“That’s not real yoga,” she said. “No, you are a towel,” I replied.
Unfortunately I have never said that, though I would certainly like to, because the response makes about as much sense as the allegation. Here's why:
Claiming that a certain yoga class is not real yoga, or that a certain school of yoga is not real yoga, or that a certain teacher does not teach real yoga, is generally a misguided and groundless accusation. “That’s not real yoga,” is usually something uttered by someone who is either riding a spiritual high horse and/or lacks an understanding of the history of yoga.
Disclaimer: I made this pronouncement about two years ago, so I'm really just making fun of myself here. But if you are already feeling defensive, then that just tells me you see validity in my point.
First, some background on why I’m writing this: “That’s not real yoga,” is one of the most common complaints I hear or read about when it comes to yoga classes. It’s right up there with “the music sucked,” and “not sweaty enough.”
Some anecdotal examples:
- “They didn’t Om. It’s not yoga if you don’t Om.”
- “The class didn’t include much actual yoga.”
- "Not a true vinyasa."
- “Stand Up Paddleboard Yoga is not real yoga.”
- Or my favorite: A Buddhist monk recently asked me what I did for a living. Knowing what was coming, I reluctantly told him that I teach yoga. He told me that none of — none of it! — the yoga in America was “actually yoga.”
Now if I said all of these people were wrong, and then I told you what was right, I might as well be another bullet point on that list. I don’t want to be on that list, so instead, I’ll argue that they’re all right (and therefore all wrong). (Lol.)
They are right because the definition of yoga is about as loose as (insert possessive noun) (insert noun).
Editor's note: please send witty fill-in-the-blanks from the mad lib above to: firstname.lastname@example.org
For reasons I will briefly outline below, I’m not convinced there is one true yoga. So yeah, in that sense, you might be right in saying your power yoga class wasn't real yoga. But if you’re convinced that one style of yoga is the truth, then I would challenge you to examine the underlying assumptions of that opinion.
Let’s begin with etymology. What is the definition of yoga? I often pose this question to students in my classes, which tends to invoke a deafening silence amongst even the most faithful.
When someone does have an answer to this apparently elusive question, the response is usually: “yoga means union.”
Sure. Yoga comes from the Sanskrit root word “yuj,” and first appears around 1500 BCE in the ancient Indian collection of hymns known as the Rigveda. Yuj means to unite, in its most common literal sense. “Yoga” is also essentially the same as our word “yoke,” from the latin “yungari” meaning “to join.”
“Join,” “junction,” “union,” “yoke” — they’re all fair translations of the word yoga. But yoga has literally hundreds of meanings, perhaps more than any word in the Sanskrit lexicon, and signifies any form of connection.
The earliest known yogic practices included Bhakti yoga, the yoga of devotion, Jnana yoga, the yoga of direct confrontation with the mind, and Karma yoga, the path of action.
There are some common threads in yoga that begin to emerge in the fifth century CE, as outlined by David Gordon White in his 2011 book, “Yoga, A Brief History of an Idea.” One of these threads is that the goal of yoga is moksha or liberation. Put another way, yoga seeks to free people from suffering, to transcend the difficulties of life in order to have a better life. Or as I like to describe it, yoga implies a state of consciousness that is the opposite of what psychiatrists would call separation, the feeling of being cut-off from being.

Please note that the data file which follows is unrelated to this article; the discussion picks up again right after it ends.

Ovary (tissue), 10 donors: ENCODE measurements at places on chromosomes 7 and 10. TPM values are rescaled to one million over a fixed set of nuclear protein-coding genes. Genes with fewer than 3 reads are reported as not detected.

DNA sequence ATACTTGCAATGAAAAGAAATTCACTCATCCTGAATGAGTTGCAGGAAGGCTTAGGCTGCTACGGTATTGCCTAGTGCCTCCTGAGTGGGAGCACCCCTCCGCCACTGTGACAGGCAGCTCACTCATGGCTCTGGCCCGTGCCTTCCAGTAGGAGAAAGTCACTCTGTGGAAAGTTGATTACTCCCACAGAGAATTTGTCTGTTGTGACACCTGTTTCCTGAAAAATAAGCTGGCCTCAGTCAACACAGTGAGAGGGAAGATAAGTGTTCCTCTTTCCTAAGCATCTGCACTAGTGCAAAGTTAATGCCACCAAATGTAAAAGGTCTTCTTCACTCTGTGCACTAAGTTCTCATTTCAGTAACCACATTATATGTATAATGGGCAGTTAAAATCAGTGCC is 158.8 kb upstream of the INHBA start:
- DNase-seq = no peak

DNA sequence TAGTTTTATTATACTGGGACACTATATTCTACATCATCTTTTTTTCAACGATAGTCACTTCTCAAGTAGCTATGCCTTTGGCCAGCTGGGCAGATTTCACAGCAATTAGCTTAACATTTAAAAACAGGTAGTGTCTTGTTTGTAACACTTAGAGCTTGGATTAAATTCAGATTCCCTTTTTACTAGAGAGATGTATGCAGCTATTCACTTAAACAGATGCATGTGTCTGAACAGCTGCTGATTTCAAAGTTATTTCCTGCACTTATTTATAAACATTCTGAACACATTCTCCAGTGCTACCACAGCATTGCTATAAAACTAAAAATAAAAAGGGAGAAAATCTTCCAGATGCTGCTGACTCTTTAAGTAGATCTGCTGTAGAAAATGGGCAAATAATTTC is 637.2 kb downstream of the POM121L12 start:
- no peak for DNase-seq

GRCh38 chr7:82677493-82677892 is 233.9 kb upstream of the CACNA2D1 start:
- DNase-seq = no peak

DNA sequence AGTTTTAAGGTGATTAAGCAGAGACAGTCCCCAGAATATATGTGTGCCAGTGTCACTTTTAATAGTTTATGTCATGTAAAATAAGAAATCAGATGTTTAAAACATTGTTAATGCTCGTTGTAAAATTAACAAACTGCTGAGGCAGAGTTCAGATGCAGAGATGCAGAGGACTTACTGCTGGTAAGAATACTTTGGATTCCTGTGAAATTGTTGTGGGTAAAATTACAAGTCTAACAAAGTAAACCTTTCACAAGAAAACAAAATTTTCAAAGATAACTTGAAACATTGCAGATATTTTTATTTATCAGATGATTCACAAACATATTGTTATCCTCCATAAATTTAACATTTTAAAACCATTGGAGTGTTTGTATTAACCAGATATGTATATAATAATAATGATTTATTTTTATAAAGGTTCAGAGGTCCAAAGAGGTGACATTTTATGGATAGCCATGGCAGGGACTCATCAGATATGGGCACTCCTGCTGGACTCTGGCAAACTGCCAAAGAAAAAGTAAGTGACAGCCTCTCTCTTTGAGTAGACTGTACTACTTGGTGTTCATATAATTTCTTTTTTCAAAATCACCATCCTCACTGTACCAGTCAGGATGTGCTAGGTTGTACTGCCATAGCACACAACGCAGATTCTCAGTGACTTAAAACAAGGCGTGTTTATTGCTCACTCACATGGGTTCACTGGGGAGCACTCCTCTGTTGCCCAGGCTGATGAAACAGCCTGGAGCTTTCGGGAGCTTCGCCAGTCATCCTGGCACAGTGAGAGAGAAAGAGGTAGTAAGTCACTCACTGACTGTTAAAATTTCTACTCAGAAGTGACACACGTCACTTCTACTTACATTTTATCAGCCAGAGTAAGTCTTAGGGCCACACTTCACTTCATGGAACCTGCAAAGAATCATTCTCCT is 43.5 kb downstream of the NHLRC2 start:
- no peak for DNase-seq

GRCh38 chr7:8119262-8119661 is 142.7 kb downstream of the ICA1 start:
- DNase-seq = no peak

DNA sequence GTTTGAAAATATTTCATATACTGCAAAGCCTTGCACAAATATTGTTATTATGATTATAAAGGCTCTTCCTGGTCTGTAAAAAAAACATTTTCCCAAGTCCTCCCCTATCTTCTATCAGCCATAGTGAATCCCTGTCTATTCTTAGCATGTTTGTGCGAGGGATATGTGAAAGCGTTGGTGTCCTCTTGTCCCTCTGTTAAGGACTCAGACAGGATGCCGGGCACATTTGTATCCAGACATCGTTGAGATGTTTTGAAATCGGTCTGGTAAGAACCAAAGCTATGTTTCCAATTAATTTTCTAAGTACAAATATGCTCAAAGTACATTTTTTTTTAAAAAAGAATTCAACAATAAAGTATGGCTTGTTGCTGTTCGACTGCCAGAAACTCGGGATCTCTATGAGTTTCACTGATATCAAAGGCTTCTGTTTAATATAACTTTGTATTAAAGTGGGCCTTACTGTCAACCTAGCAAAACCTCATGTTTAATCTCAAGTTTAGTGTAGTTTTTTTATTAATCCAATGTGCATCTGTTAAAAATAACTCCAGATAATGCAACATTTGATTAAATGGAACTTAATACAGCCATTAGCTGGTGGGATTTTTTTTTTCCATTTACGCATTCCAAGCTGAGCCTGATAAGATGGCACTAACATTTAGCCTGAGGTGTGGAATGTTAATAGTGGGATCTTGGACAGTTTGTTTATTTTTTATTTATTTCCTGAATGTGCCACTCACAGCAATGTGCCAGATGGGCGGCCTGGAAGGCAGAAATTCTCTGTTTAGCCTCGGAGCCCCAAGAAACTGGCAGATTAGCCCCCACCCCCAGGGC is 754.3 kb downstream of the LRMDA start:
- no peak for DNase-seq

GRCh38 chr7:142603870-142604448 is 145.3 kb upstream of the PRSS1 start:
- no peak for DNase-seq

But how you get moksha, and what that looks like varies widely across different philosophical or theological systems.
The fifth century also birthed new yogic paths such as: Tantra yoga, the yoga of indulgence (for lack of a better brief description), Laya yoga, today called Kundalini, and Hatha yoga, which is believed to be the origin of the physical collection of poses with which most modern day yogis are familiar.
Today we have power, restorative, gentle, acro, yin, aerial, vinyasa, and rocket, to name a few.
All of the above styles rely on asanas (poses) that did not even exist until the early 20th century. And vinyasa, perhaps the most popular style of yoga in the West today, did not morph into its current form until the last few decades. Practices like yin and restorative are even more nascent. And if you’re reading this article, I can almost guarantee you that many familiar poses like “wild thing,” did not exist before you were born.
Even the most revered yoga practices are evolving in real time. Or as Alanna Kaivalya, author of "Myths of the Asanas," wrote in a 2012 blog post for the Huffington Post: “Basically, we’re all just making this shit up.”
Yeah, it’s the cold, hard and also, in my opinion, beautiful truth. I make shit up in my classes every day. Last week I taught a class about balance. I began the class by asking students to balance on one foot, imagining that they were teetering on a slackline in windy conditions, and that they needed to use their arms like a tightrope walker would use a balancing stick. While maintaining balance on one leg, I proceeded to add in standing elbow-to-knee crunches as a way to warm up the core and wake up stabilizing muscles in the legs. This comes from the ancient tradition of shit-that-came-into-my-head-last-Thursday.
Is that real yoga? Does it matter?
Good enough for me, and I think for my students, too. It was fun, it was healthy, and with the exception of those too hung up on defining what yoga is or is not, it got practitioners into the present moment. If you don’t think that’s real yoga, then respectfully, I think you are a towel.